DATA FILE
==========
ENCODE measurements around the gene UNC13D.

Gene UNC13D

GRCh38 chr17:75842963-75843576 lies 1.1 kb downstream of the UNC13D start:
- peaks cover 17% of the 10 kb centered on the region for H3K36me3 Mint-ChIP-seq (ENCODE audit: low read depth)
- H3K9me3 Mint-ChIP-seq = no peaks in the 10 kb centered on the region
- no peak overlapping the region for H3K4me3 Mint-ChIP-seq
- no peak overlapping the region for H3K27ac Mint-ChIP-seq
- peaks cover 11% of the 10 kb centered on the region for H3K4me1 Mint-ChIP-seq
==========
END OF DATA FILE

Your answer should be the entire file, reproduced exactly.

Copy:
ENCODE measurements around the gene UNC13D.

Gene UNC13D

GRCh38 chr17:75842963-75843576 lies 1.1 kb downstream of the UNC13D start:
- peaks cover 17% of the 10 kb centered on the region for H3K36me3 Mint-ChIP-seq (ENCODE audit: low read depth)
- H3K9me3 Mint-ChIP-seq = no peaks in the 10 kb centered on the region
- no peak overlapping the region for H3K4me3 Mint-ChIP-seq
- no peak overlapping the region for H3K27ac Mint-ChIP-seq
- peaks cover 11% of the 10 kb centered on the region for H3K4me1 Mint-ChIP-seq